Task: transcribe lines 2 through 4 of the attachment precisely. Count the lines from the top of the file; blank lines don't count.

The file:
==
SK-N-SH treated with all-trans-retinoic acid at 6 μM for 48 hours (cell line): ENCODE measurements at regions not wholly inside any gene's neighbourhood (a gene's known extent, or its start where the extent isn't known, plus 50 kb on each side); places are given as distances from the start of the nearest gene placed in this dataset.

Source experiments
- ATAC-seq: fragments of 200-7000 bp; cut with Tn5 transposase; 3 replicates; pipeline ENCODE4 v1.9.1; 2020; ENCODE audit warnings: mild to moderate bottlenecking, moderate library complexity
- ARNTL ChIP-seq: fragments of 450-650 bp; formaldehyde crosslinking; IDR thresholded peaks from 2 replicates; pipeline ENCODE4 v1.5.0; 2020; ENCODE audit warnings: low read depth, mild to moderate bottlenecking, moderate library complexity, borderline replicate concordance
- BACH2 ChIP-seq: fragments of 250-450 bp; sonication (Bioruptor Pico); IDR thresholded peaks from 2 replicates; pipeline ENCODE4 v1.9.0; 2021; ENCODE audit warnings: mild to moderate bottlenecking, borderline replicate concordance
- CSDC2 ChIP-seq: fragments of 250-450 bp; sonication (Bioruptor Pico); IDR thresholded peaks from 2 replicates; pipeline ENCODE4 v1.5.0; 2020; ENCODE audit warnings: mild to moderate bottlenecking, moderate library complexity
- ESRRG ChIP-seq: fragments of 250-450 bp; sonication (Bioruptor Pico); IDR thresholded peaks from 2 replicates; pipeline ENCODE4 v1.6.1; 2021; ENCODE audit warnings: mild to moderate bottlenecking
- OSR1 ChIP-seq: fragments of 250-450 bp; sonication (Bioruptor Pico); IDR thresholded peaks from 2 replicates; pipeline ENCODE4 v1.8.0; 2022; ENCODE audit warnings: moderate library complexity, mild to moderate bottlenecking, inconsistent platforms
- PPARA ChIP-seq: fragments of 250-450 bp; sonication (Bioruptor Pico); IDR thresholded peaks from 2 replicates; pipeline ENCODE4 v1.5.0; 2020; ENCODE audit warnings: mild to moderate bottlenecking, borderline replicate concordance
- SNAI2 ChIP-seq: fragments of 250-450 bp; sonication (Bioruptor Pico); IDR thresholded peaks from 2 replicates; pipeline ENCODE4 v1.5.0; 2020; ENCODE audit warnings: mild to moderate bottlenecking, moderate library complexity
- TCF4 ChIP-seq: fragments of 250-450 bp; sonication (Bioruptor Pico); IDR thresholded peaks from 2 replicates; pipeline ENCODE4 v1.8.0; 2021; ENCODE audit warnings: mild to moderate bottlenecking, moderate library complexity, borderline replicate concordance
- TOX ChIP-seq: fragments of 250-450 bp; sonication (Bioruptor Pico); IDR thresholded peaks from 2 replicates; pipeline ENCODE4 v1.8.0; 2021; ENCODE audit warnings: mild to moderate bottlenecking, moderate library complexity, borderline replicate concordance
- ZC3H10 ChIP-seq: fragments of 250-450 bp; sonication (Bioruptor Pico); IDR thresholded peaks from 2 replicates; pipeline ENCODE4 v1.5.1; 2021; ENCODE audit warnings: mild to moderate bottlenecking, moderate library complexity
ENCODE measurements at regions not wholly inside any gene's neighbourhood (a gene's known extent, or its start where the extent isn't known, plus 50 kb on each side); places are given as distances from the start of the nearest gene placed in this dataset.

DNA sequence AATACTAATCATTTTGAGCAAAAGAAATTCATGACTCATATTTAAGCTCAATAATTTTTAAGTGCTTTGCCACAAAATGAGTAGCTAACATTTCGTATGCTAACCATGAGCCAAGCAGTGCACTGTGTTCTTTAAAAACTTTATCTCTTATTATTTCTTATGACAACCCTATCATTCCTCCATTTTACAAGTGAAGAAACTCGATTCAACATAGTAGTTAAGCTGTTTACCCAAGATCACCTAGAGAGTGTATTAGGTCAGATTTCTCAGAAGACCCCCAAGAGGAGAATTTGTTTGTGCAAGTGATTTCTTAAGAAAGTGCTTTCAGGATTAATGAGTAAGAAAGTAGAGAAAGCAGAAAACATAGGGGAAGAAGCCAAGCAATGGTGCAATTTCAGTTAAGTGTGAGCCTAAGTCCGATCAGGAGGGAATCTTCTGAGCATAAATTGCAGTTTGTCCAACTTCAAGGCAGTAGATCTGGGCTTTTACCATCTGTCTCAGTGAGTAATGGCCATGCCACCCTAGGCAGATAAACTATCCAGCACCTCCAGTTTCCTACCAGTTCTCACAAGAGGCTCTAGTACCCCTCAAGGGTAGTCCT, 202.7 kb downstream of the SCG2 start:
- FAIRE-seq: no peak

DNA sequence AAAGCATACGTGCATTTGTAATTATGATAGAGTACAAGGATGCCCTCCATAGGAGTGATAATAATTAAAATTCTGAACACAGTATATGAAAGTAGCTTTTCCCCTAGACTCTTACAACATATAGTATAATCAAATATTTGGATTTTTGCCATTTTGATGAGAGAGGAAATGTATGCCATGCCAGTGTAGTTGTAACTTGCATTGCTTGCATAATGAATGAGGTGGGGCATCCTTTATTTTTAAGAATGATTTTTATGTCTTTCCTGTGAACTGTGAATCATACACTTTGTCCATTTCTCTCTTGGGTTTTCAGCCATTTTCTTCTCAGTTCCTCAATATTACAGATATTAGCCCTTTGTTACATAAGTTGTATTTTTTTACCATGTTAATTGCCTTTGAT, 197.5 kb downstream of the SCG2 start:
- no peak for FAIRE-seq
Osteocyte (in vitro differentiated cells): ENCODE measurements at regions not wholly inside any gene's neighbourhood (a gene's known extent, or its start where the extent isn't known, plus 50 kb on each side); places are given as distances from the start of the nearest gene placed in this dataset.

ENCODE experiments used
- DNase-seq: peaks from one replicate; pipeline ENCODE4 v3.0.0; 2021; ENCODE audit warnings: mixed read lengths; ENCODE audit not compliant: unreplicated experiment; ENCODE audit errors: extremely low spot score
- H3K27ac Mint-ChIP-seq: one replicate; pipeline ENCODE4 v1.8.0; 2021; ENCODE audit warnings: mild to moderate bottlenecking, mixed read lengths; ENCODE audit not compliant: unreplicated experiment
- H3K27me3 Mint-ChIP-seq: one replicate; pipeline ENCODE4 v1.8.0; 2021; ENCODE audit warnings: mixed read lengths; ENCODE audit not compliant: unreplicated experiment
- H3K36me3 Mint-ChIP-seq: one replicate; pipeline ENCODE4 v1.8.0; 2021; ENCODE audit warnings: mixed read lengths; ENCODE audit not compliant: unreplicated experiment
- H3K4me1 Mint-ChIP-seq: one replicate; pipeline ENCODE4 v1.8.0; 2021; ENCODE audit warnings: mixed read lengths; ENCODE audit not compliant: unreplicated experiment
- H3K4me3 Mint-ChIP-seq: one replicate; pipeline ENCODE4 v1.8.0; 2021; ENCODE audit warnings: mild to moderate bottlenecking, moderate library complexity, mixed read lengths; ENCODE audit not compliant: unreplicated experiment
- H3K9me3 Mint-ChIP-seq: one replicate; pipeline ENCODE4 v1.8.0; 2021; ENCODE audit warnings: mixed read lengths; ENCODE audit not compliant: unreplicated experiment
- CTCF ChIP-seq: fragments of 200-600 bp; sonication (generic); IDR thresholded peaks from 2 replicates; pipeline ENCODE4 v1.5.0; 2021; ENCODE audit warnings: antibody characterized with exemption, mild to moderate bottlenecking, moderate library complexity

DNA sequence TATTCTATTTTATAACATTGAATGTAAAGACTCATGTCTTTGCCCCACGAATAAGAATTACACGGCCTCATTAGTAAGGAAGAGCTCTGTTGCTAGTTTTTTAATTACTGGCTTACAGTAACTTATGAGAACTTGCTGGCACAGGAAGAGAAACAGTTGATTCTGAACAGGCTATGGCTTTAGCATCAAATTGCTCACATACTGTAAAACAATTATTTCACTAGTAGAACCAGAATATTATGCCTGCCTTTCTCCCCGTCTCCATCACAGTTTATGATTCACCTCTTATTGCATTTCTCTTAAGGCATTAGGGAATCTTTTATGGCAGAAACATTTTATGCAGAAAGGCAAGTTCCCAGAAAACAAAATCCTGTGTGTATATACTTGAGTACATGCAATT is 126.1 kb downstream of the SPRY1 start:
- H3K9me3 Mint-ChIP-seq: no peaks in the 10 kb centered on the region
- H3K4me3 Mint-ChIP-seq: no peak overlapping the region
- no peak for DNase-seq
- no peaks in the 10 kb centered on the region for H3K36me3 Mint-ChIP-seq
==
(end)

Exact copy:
Source experiments
- ATAC-seq: fragments of 200-7000 bp; cut with Tn5 transposase; 3 replicates; pipeline ENCODE4 v1.9.1; 2020; ENCODE audit warnings: mild to moderate bottlenecking, moderate library complexity
- ARNTL ChIP-seq: fragments of 450-650 bp; formaldehyde crosslinking; IDR thresholded peaks from 2 replicates; pipeline ENCODE4 v1.5.0; 2020; ENCODE audit warnings: low read depth, mild to moderate bottlenecking, moderate library complexity, borderline replicate concordance